Random Article


 
Don't Miss
 

Prelude to Thanksgiving

 
 
Overview
 

Author: Roger O'Neel
 
Worship Category: ,
 


3
Posted November 18, 2014 by

T

hanksgiving is typically on my mind every fall semester, not just for the promise of food and a break from school, but also because our worship program is responsible for producing the Thanksgiving chapel every year. It is always somewhat of a challenge to emphasize our thanks to God in new and creative ways.  It usually leads me to focus on thanksgiving long before the actual holiday, and to prioritize it in my own personal life.

This year has been somewhat different for me.  I have found myself somewhat frustrated with life circumstances and personal burnout. These have led at times to a spirit of irritability and discontent.  Living with discontent only fed itself, leading to more frustration and burnout.

However, God has been faithful to send encouragement along the way that has helped me see how grateful I need to be.  Sometimes this came in positive ways as I received encouragement from others, and needed to realize that “every good and perfect gift is from above” James 1:17.  Other times it has come through seeing the struggles of others and realizing how that I have been blessed.

Ingratitude is not an option for the believer.  Paul writes in Col. 2:6-7 “So then, just as you received Christ Jesus as Lord, continue to live your lives in him, rooted and built up in him, strengthened in the faith as you were taught, and overflowing with thankfulness.”  We are to give thanks in all things, regardless of the circumstances.  Paul writes in 1 Thess. 5:18 “In every thing give thanks: for this is the will of God in Christ Jesus concerning you.”

The Thirty Year’s War (1618-1648) began as a conflict between the Protestant and Roman Catholic princes in Germany initally based on religious issues, but spread into a quest for territory and political power.  Martin Rinkart was a pastor in Eilenburg, Saxony that was greatly impacted by the war.  The city itself was a walled city, and was a place of safety for many refugees.   Although he was barely able to provide for his family, Rinkart shared what he had with others, providing shelter and food for many of them in his home.  Plague also struck the city, killing at least 8,000 people.  He did 40-50 funerals a day in 1637, and eventually his wife also succumbed to the disease.

Yet with this backdrop of war, famine and disease, Rinkart wrote what he called a “Tisch-Gebetlein”: a “little table prayer” to be said before a meal.  It has become widely known as a hymn in German and now translated into English, commonly known to us as the hymn “Now Thank We All Our God”.  It is a great statement of faith from a man who could have easily been frustrated with his life circumstances, but instead focuses on giving thanks to God.

Now thank we all our God, with heart and hands and voices,
Who wondrous things has done, in Whom this world rejoices;

Who from our mothers’ arms has blessed us on our way
With countless gifts of love, and still is ours today.
O may this bounteous God through all our life be near us,
With ever joyful hearts and blessed peace to cheer us;
And keep us in His grace, and guide us when perplexed;
And free us from all ills, in this world and the next!
All praise and thanks to God the Father now be given;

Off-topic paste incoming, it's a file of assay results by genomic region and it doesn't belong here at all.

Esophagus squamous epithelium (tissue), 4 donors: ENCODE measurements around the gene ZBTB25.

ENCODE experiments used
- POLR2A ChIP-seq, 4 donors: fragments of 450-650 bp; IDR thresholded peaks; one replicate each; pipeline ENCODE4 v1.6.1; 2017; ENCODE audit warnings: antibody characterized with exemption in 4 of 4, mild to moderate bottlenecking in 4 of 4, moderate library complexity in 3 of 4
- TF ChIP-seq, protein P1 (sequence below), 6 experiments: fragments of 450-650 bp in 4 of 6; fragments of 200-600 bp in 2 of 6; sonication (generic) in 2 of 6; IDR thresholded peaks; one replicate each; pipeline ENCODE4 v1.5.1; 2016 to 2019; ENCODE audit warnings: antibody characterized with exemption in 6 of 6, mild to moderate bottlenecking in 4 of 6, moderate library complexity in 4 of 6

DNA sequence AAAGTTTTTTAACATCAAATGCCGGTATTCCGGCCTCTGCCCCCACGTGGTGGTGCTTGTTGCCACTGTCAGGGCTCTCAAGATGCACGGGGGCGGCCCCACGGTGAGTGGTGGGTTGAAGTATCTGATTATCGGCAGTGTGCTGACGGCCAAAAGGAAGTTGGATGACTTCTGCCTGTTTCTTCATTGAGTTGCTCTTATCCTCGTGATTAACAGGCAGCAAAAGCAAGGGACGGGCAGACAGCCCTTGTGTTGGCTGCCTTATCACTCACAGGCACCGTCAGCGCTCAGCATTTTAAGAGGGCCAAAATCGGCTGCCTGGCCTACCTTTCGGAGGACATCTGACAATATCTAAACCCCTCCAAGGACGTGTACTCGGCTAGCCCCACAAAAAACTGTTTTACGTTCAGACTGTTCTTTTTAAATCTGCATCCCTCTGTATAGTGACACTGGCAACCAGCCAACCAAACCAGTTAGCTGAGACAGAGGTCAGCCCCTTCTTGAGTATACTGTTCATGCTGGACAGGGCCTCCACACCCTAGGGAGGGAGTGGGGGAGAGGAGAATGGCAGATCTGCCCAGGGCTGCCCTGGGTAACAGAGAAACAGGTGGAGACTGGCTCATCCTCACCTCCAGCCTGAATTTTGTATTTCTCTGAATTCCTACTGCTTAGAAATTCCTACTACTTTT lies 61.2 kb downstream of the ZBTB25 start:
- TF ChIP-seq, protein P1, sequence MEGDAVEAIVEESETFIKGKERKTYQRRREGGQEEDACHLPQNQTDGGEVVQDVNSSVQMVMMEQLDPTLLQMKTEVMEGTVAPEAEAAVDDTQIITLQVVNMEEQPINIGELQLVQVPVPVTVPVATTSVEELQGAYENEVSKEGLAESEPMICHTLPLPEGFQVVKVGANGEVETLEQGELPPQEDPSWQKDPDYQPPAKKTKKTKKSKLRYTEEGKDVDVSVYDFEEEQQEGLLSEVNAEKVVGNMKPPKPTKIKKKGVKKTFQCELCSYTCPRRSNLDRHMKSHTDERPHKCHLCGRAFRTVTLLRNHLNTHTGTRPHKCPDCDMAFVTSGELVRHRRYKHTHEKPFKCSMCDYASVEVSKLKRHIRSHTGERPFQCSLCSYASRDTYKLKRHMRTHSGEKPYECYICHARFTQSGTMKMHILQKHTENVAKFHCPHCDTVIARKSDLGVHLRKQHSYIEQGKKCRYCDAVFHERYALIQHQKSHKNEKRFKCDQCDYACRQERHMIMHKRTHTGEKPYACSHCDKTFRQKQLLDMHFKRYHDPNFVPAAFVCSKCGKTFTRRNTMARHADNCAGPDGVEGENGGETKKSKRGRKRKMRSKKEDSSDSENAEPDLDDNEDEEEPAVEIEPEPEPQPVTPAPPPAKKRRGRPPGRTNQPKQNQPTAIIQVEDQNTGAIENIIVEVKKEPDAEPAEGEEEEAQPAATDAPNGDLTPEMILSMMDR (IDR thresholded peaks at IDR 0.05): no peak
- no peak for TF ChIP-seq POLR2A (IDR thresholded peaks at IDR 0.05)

The Son and Him Who reigns with Them in highest Heaven;
The one eternal God, whom earth and Heaven adore;
For thus it was, is now, and shall be evermore.

Dr. Roger O’Neel serves as Associate Professor of Music and Worship, and as director of the Worship Program at Cedarville University. He has served for over 20 years as a music and worship pastor, and has been at CU since 2002.  You can catch his blog at worshipblogger.com.


3 Comments


  1.  
    Peter Nesbitt

    It is always encouraging to hear the stories of saints who have persisted in giving thanks through dark circumstances. I have learned a lot from examples such as Rinkart, and have found deep joy in being thankful to God in suffering. I have come to realize that the biggest pain points in my life have been a huge means of God’s grace towards me. Even now as I am in a dark valley, it is astounding how the Father inspires hope. In many ways I Identify with Paul when he speaks of believers saying: “We are afflicted in every way, but not crushed; perplexed, but not driven to despair; persecuted, but not forsaken; struck down, but not destroyed; always carrying in the body the death of Jesus, so that the life of Jesus may also be manifested in our bodies.” (2 Corinthians 4:8-10) I have found gratitude to be the root of joy, and that has forced me to really refine what I am grateful for at my core. In suffering, you often are left with “only” God to be grateful for, and that is a beautiful place to be. It seems that he loves us so much that he allows us to hurt in order to arrive at a place where Jesus is all we have to hope in, because that is when we will be most grateful for him, and have the most joy. “Sorrowful, yet always rejoicing…” (2 Corinthians 6:10) has been my theme for quite some time, and it continues to mark this holiday season.




  2.  
    Liz Cook
     
     
     
     
     

    Thank you Roger for this great article!
    As an evangelical Lutheran my family has sang this hymn for gerations each Thanksgiving service. It would not be Thanksgiving without giving great thanks to our Lord Jesus Christ for everything he has given us.





Leave a Response


(required)